This is a misleading simplification of the realities of renewable energy. While the “fuel” costs for wind and solar may be free, they still have capital and variable operating costs (total costs for a 100% wind and solar power supply, particularly in Michigan, are not yet less than average costs within a more diversified portfolio). Wind and solar facilities also take up much greater parcels of land. The primary problem, however, with renewable generation is that the “free” fuel is not always available when the loads demand energy. Storing energy for reuse later remains an expensive endeavor, particularly longer-term storage to save renewable energy produced in one season until the next.
18. Why doesn’t the BLP simply continue to buy all its power needs from the wholesale market and “pause” from doing anything else for the next 5 years?
Effectively buying power “from the grid” is not accomplished without evaluating and incorporating longer-term transactions (out more than 5 years) using regular, on-going, frequent, and diversified transactions and prudent energy risk management practices to do so (like a 25-year small CHP plant or a 20-year renewable power purchase agreement). Not evaluating and implementing longer-term power supply transactions of any nature for five years would be like placing all your investments within your retirement accounts in only short-term CDs. The BLP has more “open positions” than most other entities in this marketplace (because it was so dependent on a single resource for so long). As such the BLP cannot wait five years to invest in any longer-term transactions – and the long-term transactions we do invest in need to be diversified to reduce risk.
19. Isn’t Michigan’s electric and natural gas transmission networks more winterized and robust than those in Texas? The problems they had there in February did not happen in Michigan, right?
Michigan’s high voltage network is no doubt different than that in Texas, but we too experienced price spikes, supply constraints, and higher power demands during the February, 2021 cold weather event. The CHP plant would have saved the BLP approximately $200,000 during the two-week period in February where prices were higher in MISO as well as ERCOT.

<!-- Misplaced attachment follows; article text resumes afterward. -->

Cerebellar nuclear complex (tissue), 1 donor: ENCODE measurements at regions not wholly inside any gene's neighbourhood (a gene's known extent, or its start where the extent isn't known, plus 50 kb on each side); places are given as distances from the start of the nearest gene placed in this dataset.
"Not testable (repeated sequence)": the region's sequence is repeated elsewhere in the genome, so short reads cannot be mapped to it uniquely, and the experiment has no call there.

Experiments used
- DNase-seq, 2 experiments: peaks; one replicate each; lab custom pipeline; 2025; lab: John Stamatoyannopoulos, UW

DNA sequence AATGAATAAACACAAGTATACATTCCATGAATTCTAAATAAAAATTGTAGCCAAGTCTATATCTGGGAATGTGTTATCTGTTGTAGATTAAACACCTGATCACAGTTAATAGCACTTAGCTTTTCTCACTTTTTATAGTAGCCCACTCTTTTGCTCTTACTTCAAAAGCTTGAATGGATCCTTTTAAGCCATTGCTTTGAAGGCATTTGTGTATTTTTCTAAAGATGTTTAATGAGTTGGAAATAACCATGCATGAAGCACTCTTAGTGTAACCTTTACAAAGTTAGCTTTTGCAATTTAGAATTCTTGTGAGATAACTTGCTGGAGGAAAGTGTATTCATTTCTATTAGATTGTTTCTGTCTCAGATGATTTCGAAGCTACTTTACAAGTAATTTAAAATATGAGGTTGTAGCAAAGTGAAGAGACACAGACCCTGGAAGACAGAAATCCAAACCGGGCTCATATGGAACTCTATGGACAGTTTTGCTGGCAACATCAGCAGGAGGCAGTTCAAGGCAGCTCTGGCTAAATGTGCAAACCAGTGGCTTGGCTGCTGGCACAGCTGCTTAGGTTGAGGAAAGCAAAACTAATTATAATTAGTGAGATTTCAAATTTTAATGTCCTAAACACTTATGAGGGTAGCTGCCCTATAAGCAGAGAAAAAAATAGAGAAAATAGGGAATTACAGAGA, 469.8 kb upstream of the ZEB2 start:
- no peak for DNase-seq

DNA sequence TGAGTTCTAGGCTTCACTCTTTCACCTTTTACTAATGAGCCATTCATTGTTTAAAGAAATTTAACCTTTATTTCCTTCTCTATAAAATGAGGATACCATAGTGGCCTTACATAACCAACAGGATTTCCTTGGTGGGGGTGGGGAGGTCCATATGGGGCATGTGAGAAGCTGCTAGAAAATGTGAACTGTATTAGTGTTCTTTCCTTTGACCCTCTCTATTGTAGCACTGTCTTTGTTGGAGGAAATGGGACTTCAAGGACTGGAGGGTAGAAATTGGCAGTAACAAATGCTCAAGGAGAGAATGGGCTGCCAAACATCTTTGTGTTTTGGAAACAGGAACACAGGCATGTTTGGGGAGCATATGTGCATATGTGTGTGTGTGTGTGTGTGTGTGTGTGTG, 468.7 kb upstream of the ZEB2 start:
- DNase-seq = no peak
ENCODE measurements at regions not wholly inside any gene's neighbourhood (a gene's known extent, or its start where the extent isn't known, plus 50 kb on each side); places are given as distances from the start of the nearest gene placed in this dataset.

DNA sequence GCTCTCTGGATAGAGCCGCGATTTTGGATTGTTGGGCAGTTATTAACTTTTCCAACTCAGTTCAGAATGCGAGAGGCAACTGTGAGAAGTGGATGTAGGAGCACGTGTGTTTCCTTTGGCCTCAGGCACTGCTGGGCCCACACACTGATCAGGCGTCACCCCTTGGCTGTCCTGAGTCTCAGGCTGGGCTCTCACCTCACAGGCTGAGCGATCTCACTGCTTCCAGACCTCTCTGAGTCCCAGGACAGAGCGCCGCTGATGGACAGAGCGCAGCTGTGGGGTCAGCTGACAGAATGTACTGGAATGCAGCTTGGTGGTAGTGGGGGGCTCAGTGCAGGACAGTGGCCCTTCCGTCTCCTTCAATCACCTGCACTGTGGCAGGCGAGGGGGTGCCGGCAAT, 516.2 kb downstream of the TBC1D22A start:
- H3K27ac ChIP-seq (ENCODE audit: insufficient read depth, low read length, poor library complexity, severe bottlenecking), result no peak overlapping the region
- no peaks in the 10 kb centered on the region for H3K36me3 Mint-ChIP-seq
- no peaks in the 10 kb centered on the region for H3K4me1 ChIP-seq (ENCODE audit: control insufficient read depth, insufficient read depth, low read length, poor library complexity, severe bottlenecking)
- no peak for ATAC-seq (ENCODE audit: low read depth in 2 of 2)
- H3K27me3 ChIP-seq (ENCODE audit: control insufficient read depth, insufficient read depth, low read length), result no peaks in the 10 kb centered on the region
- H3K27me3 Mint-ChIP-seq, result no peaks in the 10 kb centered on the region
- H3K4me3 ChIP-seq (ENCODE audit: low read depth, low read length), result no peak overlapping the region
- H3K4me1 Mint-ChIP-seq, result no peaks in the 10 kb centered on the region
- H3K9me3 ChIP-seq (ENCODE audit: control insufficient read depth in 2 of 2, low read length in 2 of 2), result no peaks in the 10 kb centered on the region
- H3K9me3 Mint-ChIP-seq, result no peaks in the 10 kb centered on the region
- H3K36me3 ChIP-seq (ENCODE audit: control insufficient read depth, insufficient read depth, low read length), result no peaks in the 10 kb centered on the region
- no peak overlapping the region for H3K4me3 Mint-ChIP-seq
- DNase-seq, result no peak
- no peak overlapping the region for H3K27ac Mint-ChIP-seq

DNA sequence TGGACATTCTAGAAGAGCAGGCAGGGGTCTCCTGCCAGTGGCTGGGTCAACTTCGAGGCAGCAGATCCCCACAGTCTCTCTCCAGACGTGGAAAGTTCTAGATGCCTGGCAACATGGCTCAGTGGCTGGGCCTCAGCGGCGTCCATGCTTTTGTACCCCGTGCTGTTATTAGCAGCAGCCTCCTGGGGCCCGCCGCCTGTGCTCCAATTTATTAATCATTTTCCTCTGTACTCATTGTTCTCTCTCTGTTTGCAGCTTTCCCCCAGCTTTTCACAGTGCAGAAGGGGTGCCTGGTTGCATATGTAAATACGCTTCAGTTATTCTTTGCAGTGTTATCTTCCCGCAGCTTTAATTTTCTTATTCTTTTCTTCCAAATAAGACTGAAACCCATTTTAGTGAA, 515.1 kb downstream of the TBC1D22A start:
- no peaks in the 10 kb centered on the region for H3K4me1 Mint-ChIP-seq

21. Wouldn’t money saved during a suggested five-year “pause” accrue, making it likely a future investment, of the nature of the CHP plant, could be made without incurring as much debt to the community? “Has the BLP fully evaluated all its alternatives with unbiased analysis and review of independent third-party industrial professionals to verify this course of action?” and “How much time has been spent in these reviews? Why not pause and do it again?”
Actually, the BLP’s power supply would be cheaper with the installation of the CHP over the next 20 years as has been determined by several outside unbiased industry professionals. Any suggestion otherwise is not consistent with the record. The whole premise of the “pause,” and the potential savings associated with it, is flawed, and is not based on any study at all.
22. Haven’t the BLP’s future integrated resources plans for power supply been developed using insufficient and antiquated information, by “biased” BLP staff, and consultants that the BLP has paid to give them the answers they wanted?
The Michigan Public Power Agency (MPPA), the BLP’s market participant in wholesale power transactions, use the same evaluation techniques and analysis measures for the BLP as they do for all other municipally owned electric utility agency members in the State. Our local CHP plant has been evaluated in the context of a greater diversified portfolio being developed by MPPA.
Representatives from MPPA have been to Grand Haven several times to explain this process and “best practices” used on our behalf over the last several months, including participation in one of GHEO’s community forums. The suggestion that MPPA’s market information or their analysis and recommendations are “insufficient” or “antiquated” are not supported by the facts or their presentations.